Let's say we (as a country) ban life insurance and health insurance as separate packages  and require them to be combined in something I'll call "Longevity Insurance". The idea is that as a person/consumer, you can buy a "life expectancy" of 75 years, or 90 years, or whatever. In addition, you specify a maximum dollar amount that the longevity insurance will ever pay out--say, $2 million. If you have any medical issues throughout your life, up to the life expectancy threshold, the insurance plan will pay for your expenses. If it fails to keep you consciously alive for the duration of your "life expectancy", then upon your death, the policy guarantees that the company will pay the full remaining amount to your next of kin.
It seems like this arrangement would put all of the right incentives  in place for both companies and individuals. Most individuals would want to avoid trivial medical expenses in order to maximize payout to family in case of accidental death. Companies would want to maximize health and longevity in order to profit from the end-of-life payout. And our society would have a way to rationally consider the value of life without resorting to arguments that essentially conclude "life is of infinite value," and in doing so, prevent sensible gerontological triage. To put it into perspective, it makes little sense that we spend $1M (as a society) trying to save a 92-year-old when that same amount could have saved 10 teenagers.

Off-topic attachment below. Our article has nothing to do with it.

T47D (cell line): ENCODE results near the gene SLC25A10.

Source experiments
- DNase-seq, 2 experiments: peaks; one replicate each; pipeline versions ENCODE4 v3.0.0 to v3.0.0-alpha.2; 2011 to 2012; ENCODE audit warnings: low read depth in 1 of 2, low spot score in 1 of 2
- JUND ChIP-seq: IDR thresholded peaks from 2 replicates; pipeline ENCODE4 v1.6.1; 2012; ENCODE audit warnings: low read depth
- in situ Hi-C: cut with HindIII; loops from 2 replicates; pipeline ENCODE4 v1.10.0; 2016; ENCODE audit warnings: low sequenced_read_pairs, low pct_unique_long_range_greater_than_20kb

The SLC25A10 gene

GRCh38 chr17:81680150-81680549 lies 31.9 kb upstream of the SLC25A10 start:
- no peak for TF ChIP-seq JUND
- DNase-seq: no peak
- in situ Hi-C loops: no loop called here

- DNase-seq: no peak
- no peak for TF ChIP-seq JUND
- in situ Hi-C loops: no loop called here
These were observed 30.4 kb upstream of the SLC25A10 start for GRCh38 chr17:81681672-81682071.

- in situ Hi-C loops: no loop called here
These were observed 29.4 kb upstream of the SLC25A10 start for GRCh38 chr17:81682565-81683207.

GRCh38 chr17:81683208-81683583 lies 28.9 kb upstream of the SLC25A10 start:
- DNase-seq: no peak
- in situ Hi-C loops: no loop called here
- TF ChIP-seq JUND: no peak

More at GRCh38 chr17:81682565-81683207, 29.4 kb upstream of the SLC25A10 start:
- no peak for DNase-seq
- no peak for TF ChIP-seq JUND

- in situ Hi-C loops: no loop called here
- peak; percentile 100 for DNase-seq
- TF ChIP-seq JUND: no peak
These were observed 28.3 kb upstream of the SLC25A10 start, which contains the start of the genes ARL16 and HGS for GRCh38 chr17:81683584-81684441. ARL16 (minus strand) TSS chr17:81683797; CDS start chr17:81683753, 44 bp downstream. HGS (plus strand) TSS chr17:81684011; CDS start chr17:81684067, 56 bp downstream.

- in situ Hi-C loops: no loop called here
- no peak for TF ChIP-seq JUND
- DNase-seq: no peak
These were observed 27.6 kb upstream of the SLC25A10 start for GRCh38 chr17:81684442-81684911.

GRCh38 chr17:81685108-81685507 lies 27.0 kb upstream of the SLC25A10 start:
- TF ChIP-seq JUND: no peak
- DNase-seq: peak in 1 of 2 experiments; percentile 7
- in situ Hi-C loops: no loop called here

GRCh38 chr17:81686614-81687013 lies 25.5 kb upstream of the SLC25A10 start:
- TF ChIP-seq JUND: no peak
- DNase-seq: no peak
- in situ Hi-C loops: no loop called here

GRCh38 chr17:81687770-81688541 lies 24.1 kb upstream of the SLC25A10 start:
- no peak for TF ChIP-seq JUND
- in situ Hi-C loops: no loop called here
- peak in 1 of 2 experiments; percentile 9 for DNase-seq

Longevity Insurance companies would be incentivized to become heavily involved in medical research that prevents disease, prolongs life, and keeps people healthy. I can imagine a whole array of things that make sense in this context. For example, it would be the right place to fund studies on genetics, it could be the right vehicle for getting 'free' immunizations, and it could even make public funding for "health insurance" easier to pass--simply set the bar low enough that everyone can agree on an age that society will extend a policy for. Do we all agree that everyone in our society should live to age 50? Super! The government will cover Longevity Insurance up to age 50.
 We could also just allow Longevity Insurance as a free-market alternative, but for the sake of argument, let's ban its competitors.
 The one incentive that Longevity Insurance does not seem to address well is the possibility of next-of-kin killing their loved one just prior to the end of an insurance policy. One option would be to require a one-year moratorium in the case where someone dies within a year of their policy ending. This would give time for an investigation before awarding large sums of money.
* crosspost from my blog, http://halfcupofsugar.com/longevity-insurance